Remember that neighbors or people in your community may not follow this recommendations, and may be allowing the butterflies to reproduce. Which means you need to devise a way to keep your plants safe from more eggs.

  6. Thank you for stating so clearly this important issue. Yes, as Dr. Taylor indicated, O.e. spores are on any plant that the butterflies may visit. The concern about tropical milkweed and O.e. spore build-up is a bit overstated. Yes, a gardener should be cutting back their tropical milkweed several times a year, if only to let the plant rest and regenerate. But most of us who have tropical milkweed plants don’t need to cut back our plants. The caterpillars do that for us! Several times a season, the tropical milkweed plants are eaten to the ground. Literally. I have been suggesting that gardeners take the time to clean up what is left of the tropical plant and put it aside and “rinse” the soil through repeatedly as the plant regenerates itself, and leafs out again. The spores can be on the soil as well as on the plant, and can be picked up by wandering caterpillars. But that native milkweed plant that continues to grow throughout most of the year could also be a “carrier”. Again, I recommend that a gardener make sure that those native milkweed plants must be maintained with the same diligence. When eaten back, clean up the remnants of the plant, put it aside to regenerate and rinse the soil. And yes, what about those nectar plants that are native but bloom almost all year? They too are hosts to O.e. spores. What do we do about them? Again, due diligence is required. Clean up spent blooms and rinse the plant and soil.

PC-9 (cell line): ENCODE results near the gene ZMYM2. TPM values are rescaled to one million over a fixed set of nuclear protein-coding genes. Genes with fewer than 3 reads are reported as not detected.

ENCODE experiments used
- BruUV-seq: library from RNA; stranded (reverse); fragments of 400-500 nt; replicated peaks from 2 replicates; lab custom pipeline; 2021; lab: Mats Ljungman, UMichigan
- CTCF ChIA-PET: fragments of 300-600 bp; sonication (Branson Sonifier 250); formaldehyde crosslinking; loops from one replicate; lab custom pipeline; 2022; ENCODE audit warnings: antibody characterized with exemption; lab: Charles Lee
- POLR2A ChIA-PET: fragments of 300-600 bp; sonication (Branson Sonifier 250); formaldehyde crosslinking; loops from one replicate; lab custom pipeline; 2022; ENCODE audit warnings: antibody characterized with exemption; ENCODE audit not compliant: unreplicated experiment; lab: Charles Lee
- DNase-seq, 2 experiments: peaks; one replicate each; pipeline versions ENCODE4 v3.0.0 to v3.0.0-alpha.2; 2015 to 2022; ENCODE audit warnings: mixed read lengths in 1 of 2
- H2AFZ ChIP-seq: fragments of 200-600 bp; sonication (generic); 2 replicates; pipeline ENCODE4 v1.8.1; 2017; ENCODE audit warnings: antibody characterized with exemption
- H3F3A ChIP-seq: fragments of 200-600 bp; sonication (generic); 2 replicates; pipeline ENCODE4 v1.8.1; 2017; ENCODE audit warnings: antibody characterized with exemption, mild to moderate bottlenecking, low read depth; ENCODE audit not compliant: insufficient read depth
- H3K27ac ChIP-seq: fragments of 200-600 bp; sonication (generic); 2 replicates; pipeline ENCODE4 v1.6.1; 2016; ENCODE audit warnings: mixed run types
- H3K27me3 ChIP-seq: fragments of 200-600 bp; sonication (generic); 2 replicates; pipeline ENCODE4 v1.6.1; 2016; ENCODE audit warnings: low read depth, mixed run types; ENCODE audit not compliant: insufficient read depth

This past season, I used just plain water to rinse the eggs and leaves fed to them. All were O.e. spore FREE.
    I left the next batch on the plants but collected the chrysalides. The butterflies from this batch were mixed~some had O.e. spores, some did not.
    Then I tried rinsing the plants repeatedly (not an easy thing in the CA restricted water time). Rinse the leaves and soil, and rinse again. I also kept the nectar plants rinsed down. The butterflies that were raised on these plants, outside in hampers over the plants, were about 75% O.e. spore free.
    My theory? Here in southern CA, we just don’t get enough rain to rinse the plants naturally in a good rain. So the gardener must devise ways to be water smart and rinse the plants for nature.
    The project will continue this next year. I choose to shut down my garden by covering my milkweed plants to give them a rest. Not to mention the stroke that made raising the caterpillars a bit more difficult. By February, when I hope to see new plant growth, the project will begin again.
    Thanks again for your article!

  7. I heard about Cowpen Daisy some years ago, but have not been able to find seed anywhere.. Does anyone have some to share if I send a SASE? It would be greatly appreciated!! 🙂 Thanks!

Leave a Reply

Your email address will not be published. Required fields are marked *